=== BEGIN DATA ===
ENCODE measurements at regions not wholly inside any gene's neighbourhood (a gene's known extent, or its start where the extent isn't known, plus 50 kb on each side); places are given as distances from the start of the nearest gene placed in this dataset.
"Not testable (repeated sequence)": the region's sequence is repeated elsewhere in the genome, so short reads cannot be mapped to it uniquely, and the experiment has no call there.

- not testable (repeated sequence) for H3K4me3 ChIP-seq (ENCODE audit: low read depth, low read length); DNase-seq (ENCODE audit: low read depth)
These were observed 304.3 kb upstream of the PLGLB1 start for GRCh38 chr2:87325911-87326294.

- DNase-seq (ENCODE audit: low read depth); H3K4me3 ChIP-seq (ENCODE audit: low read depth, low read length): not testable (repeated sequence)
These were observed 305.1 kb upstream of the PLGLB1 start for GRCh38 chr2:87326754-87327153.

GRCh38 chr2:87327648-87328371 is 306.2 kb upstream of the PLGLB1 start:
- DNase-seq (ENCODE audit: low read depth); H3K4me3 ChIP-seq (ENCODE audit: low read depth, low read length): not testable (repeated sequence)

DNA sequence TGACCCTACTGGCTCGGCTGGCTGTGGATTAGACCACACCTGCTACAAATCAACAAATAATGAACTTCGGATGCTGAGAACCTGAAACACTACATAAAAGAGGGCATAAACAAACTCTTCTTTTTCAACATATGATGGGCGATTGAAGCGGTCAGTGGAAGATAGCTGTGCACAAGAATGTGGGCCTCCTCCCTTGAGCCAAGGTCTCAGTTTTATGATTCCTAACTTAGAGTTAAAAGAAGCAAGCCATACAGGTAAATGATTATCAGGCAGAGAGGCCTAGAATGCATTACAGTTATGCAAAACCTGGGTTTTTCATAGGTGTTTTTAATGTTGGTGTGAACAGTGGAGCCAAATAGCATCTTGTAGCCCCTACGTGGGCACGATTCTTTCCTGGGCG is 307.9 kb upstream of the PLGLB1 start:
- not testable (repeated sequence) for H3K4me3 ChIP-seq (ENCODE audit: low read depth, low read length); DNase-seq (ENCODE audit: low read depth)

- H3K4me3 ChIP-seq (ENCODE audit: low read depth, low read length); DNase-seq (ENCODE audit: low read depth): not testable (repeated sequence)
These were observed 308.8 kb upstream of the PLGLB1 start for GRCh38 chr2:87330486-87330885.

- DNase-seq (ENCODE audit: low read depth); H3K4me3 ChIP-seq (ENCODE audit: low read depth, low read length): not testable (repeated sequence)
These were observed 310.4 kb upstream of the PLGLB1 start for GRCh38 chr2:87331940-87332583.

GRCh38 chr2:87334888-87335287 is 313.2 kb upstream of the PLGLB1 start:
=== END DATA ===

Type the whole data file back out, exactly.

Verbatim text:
ENCODE measurements at regions not wholly inside any gene's neighbourhood (a gene's known extent, or its start where the extent isn't known, plus 50 kb on each side); places are given as distances from the start of the nearest gene placed in this dataset.
"Not testable (repeated sequence)": the region's sequence is repeated elsewhere in the genome, so short reads cannot be mapped to it uniquely, and the experiment has no call there.

- not testable (repeated sequence) for H3K4me3 ChIP-seq (ENCODE audit: low read depth, low read length); DNase-seq (ENCODE audit: low read depth)
These were observed 304.3 kb upstream of the PLGLB1 start for GRCh38 chr2:87325911-87326294.

- DNase-seq (ENCODE audit: low read depth); H3K4me3 ChIP-seq (ENCODE audit: low read depth, low read length): not testable (repeated sequence)
These were observed 305.1 kb upstream of the PLGLB1 start for GRCh38 chr2:87326754-87327153.

GRCh38 chr2:87327648-87328371 is 306.2 kb upstream of the PLGLB1 start:
- DNase-seq (ENCODE audit: low read depth); H3K4me3 ChIP-seq (ENCODE audit: low read depth, low read length): not testable (repeated sequence)

DNA sequence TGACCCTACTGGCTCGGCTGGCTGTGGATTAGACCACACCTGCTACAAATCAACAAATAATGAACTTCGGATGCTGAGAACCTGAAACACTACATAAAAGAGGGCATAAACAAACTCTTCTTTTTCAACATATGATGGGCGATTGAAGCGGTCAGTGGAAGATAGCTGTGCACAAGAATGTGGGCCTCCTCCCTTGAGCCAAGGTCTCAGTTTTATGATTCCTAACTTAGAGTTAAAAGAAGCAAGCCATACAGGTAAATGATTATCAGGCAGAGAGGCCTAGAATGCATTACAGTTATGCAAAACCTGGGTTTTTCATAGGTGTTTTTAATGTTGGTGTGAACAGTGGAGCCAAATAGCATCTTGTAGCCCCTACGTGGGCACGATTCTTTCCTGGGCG is 307.9 kb upstream of the PLGLB1 start:
- not testable (repeated sequence) for H3K4me3 ChIP-seq (ENCODE audit: low read depth, low read length); DNase-seq (ENCODE audit: low read depth)

- H3K4me3 ChIP-seq (ENCODE audit: low read depth, low read length); DNase-seq (ENCODE audit: low read depth): not testable (repeated sequence)
These were observed 308.8 kb upstream of the PLGLB1 start for GRCh38 chr2:87330486-87330885.

- DNase-seq (ENCODE audit: low read depth); H3K4me3 ChIP-seq (ENCODE audit: low read depth, low read length): not testable (repeated sequence)
These were observed 310.4 kb upstream of the PLGLB1 start for GRCh38 chr2:87331940-87332583.

GRCh38 chr2:87334888-87335287 is 313.2 kb upstream of the PLGLB1 start: